Employment Law Report
Kentucky Court of Appeals Rules That Kentucky Wage and Hour Statute Does Not Permit Class Actions
In an important ruling for employers, on February 27, 2015, the Kentucky Court of Appeals ruled that KRS 337.385 does not permit individuals to pursue claims for unpaid wages and overtime in Kentucky as class actions. See McCann v. The Sullivan University System, Inc., No. 2014-CA-000392-ME. The Court relied on the language in KRS 337.385(2) stating that actions for unpaid wages and overtime may only be maintained by one or more employees “for and in behalf of himself, herself, or themselves.” The Court concluded that this language does not permit plaintiffs to pursue claims for unpaid wages and overtime compensation in a representative capacity.
The Court contrasted the language in KRS 337.385 and the Fair Labor Standards Act, which expressly permits plaintiffs to bring claims for wage and hour violations “on behalf of himself or themselves or other employees similarly situated.” 29 U.S.C. §216(b) (emphasis added).
When Kentucky’s General Assembly enacted KRS 337.385, it did not include any language allowing representative or collective actions. Instead, it plainly expressed that an action may be only brought by one or more employees on behalf of himself, herself, or themselves. See KRS 337.385(2). It did not permit actions to be brought on behalf of employees who are similarly situated.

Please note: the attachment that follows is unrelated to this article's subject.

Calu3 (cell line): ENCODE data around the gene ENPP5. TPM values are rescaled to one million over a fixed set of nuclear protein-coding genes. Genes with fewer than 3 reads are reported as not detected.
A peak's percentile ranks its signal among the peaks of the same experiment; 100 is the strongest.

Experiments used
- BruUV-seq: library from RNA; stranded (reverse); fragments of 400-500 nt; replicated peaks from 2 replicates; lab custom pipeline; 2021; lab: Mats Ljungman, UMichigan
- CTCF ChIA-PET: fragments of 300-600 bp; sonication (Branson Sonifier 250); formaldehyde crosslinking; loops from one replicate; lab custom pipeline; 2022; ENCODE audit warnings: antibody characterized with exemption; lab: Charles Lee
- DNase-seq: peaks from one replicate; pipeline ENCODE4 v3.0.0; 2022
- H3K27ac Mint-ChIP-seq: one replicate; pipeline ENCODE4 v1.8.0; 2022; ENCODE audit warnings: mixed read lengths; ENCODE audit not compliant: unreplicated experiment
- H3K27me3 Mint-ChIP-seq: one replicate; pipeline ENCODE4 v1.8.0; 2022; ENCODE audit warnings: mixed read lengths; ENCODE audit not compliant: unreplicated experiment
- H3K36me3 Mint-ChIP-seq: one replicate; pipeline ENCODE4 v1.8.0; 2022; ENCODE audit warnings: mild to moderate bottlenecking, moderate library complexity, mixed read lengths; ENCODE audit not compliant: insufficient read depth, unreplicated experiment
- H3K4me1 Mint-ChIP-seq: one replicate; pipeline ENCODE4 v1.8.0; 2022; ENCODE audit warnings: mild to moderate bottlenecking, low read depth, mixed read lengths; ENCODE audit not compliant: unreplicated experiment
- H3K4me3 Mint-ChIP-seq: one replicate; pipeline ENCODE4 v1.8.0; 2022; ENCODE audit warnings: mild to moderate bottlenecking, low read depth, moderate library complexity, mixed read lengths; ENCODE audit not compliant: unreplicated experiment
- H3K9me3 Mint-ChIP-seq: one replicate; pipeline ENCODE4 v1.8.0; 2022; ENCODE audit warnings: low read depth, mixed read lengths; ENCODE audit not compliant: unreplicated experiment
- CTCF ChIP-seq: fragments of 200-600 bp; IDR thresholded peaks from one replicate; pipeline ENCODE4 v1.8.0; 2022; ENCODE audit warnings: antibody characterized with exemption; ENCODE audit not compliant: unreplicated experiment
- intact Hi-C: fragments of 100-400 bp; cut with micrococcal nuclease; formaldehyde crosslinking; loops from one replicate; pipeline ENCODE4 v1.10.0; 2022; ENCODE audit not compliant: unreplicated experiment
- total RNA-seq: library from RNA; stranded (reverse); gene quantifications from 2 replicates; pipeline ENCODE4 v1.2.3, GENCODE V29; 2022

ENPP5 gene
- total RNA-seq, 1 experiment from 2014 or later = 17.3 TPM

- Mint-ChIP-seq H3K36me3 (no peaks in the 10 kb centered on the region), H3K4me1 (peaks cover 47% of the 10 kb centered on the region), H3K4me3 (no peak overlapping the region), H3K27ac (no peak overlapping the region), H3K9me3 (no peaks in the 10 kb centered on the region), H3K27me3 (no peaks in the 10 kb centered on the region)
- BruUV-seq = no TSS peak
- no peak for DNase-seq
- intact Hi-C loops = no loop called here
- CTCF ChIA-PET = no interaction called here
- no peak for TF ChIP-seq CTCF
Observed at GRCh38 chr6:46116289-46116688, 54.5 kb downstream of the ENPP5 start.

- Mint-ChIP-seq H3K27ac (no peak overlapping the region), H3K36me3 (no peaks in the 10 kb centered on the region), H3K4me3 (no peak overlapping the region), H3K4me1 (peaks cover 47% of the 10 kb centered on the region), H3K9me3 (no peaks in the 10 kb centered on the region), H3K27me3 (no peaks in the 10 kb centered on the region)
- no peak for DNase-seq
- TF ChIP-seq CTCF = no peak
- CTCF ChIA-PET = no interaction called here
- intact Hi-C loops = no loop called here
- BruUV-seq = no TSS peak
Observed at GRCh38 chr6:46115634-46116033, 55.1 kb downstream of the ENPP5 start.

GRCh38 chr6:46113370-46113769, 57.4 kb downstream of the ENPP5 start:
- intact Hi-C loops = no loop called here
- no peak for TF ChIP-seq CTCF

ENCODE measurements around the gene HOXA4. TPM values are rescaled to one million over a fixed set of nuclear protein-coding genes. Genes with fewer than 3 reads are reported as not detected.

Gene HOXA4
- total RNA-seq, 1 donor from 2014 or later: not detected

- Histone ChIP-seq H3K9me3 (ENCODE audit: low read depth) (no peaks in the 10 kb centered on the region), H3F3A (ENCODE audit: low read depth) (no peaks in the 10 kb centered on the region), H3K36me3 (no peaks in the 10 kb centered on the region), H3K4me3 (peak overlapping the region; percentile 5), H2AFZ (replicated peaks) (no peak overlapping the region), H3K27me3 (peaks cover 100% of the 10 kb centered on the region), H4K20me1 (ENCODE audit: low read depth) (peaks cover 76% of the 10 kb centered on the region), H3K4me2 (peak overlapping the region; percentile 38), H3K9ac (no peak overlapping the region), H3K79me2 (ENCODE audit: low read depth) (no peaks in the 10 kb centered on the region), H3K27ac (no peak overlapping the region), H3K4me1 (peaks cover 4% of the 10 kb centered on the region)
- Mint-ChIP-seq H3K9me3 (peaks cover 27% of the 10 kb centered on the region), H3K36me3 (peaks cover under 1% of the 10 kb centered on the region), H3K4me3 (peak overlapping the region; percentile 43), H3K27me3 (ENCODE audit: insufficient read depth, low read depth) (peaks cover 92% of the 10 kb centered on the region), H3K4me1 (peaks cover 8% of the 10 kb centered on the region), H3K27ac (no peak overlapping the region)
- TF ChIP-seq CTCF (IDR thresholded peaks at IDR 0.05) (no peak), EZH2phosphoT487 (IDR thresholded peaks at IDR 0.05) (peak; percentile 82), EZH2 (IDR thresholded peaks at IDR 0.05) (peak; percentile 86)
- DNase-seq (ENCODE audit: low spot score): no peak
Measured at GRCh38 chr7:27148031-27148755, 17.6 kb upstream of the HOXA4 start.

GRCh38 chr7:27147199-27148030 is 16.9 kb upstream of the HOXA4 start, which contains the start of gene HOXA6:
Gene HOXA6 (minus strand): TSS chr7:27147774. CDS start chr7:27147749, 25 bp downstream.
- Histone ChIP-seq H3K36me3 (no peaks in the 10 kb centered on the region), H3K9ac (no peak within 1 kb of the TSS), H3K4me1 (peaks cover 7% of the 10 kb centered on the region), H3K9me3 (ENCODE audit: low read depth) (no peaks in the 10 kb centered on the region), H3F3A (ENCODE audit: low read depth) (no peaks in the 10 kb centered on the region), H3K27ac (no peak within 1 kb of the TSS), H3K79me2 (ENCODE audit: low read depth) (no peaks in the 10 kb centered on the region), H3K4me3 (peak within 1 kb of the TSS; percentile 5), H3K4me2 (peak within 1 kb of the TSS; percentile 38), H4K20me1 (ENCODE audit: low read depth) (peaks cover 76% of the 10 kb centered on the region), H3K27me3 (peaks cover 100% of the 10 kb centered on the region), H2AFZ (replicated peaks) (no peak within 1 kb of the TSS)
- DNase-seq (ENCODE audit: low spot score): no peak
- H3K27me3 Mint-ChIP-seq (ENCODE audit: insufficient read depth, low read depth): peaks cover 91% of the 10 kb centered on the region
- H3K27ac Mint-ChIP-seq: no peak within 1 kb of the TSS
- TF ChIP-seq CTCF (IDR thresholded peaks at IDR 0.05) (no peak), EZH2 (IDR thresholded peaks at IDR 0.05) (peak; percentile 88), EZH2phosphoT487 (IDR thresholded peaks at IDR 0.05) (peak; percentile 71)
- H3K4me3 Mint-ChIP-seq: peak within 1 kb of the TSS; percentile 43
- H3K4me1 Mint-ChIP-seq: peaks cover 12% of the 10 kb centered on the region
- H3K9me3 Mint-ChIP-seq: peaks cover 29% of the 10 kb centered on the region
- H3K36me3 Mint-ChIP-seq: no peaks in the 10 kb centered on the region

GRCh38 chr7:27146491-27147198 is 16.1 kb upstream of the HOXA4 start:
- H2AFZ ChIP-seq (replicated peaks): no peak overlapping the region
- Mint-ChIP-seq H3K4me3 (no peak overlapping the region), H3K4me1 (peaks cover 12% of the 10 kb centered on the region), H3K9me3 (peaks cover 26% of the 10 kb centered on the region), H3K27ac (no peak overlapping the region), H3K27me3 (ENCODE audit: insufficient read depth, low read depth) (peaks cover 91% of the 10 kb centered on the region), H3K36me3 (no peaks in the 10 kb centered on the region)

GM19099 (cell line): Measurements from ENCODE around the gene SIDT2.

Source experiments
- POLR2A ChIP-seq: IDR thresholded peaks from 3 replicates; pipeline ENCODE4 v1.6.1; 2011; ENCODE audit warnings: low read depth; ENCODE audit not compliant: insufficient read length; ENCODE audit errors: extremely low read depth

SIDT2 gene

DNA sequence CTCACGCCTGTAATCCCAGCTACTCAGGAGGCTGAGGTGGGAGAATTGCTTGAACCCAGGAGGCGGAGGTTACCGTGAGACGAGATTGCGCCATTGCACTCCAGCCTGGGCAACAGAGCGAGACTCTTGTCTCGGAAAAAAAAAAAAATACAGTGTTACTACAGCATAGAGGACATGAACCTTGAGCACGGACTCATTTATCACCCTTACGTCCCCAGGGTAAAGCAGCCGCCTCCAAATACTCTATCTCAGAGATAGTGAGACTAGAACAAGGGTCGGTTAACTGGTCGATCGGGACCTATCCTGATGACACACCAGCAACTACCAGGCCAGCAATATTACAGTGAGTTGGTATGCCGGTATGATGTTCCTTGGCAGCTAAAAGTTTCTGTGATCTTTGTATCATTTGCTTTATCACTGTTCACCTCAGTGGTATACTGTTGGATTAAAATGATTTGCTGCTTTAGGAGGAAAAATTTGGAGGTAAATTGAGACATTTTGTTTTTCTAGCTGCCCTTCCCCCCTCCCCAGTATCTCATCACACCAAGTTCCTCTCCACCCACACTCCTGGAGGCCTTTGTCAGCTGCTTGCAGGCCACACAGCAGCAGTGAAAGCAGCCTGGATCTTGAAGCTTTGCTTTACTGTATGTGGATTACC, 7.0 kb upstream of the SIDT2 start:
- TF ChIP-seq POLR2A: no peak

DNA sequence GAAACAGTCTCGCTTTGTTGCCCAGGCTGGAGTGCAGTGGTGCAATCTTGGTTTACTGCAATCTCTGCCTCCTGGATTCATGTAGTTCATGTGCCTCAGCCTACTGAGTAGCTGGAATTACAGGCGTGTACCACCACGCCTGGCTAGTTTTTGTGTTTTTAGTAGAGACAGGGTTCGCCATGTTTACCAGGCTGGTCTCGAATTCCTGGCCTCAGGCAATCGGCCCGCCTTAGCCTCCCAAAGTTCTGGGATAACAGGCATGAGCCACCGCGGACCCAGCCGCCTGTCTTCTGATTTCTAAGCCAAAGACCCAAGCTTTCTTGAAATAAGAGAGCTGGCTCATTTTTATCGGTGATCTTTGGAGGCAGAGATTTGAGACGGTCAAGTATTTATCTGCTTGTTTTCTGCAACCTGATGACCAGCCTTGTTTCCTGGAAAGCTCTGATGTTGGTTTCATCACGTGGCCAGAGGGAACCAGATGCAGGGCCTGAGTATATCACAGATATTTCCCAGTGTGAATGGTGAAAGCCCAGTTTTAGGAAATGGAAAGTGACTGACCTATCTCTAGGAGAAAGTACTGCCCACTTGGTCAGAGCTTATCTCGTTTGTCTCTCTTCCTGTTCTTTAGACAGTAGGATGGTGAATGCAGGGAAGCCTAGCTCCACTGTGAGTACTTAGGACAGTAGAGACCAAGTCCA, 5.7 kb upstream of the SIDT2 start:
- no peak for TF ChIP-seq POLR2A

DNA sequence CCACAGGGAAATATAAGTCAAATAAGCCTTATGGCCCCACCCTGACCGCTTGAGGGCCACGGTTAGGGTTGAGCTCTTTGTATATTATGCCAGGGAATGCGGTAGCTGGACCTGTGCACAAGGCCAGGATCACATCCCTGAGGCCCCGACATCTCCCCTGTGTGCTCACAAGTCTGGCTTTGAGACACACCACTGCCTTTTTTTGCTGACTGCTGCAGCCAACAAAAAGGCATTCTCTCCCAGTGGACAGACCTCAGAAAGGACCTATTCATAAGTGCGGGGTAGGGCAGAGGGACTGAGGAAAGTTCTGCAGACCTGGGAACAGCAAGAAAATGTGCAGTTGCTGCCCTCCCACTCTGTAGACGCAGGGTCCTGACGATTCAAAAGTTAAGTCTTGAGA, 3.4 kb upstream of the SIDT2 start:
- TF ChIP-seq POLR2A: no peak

McCann, p. 9. Rejecting the argument that Rules 1 and 23 of the Kentucky Rules of Civil Procedure make class actions available in all civil actions, the Court held that KRS 337.385’s language specifying who may bring an action for unpaid wages is contained in a substantive statute and is “intertwined with the statute’s rights and remedies.” Id. at p. 12. Accordingly, the Court concluded that the class action provisions in Rule 23 of the Kentucky Rules of Civil Procedure “cannot override KRS 337.385’s limitation on who may bring claims for unpaid wages.” Id. at p. 10.
The Court’s decision is good news for employers who face liability under Kentucky’s wage and hour laws. Although employers may still face individual claims for unpaid wages and overtime compensation under Kentucky law, the Court’s decision in McCann definitively holds that employees may not bring such claims as class actions.